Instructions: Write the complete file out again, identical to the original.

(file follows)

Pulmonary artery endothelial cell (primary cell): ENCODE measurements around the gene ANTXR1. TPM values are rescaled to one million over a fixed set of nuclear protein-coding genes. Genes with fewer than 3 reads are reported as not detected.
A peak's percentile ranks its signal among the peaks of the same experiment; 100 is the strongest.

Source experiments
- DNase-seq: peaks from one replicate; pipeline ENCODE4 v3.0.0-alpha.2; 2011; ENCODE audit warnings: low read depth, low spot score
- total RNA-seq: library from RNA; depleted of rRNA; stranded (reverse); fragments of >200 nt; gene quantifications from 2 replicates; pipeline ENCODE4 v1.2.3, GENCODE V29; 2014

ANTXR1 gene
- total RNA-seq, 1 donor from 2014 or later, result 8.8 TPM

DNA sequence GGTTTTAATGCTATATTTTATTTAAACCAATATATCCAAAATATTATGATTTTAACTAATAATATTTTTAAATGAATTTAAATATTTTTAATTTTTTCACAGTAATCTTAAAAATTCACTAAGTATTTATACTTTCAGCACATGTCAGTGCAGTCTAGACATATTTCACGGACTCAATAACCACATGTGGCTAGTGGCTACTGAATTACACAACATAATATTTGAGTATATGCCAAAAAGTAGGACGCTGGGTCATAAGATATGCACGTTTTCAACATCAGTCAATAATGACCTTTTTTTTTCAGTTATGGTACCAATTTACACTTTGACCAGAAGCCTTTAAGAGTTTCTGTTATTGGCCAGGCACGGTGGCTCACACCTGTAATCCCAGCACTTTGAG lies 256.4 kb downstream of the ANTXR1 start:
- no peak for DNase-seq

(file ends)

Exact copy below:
Pulmonary artery endothelial cell (primary cell): ENCODE measurements around the gene ANTXR1. TPM values are rescaled to one million over a fixed set of nuclear protein-coding genes. Genes with fewer than 3 reads are reported as not detected.
A peak's percentile ranks its signal among the peaks of the same experiment; 100 is the strongest.

Source experiments
- DNase-seq: peaks from one replicate; pipeline ENCODE4 v3.0.0-alpha.2; 2011; ENCODE audit warnings: low read depth, low spot score
- total RNA-seq: library from RNA; depleted of rRNA; stranded (reverse); fragments of >200 nt; gene quantifications from 2 replicates; pipeline ENCODE4 v1.2.3, GENCODE V29; 2014

ANTXR1 gene
- total RNA-seq, 1 donor from 2014 or later, result 8.8 TPM

DNA sequence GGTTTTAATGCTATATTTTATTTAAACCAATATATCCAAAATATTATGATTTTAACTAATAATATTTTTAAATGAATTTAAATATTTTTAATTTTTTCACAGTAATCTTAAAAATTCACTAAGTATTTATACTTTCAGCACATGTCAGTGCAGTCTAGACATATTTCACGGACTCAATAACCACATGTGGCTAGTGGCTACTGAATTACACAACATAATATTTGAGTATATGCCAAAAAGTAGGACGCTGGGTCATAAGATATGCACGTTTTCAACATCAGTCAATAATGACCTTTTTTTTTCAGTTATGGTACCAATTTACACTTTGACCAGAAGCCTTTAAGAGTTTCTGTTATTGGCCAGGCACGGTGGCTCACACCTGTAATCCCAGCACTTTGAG lies 256.4 kb downstream of the ANTXR1 start:
- no peak for DNase-seq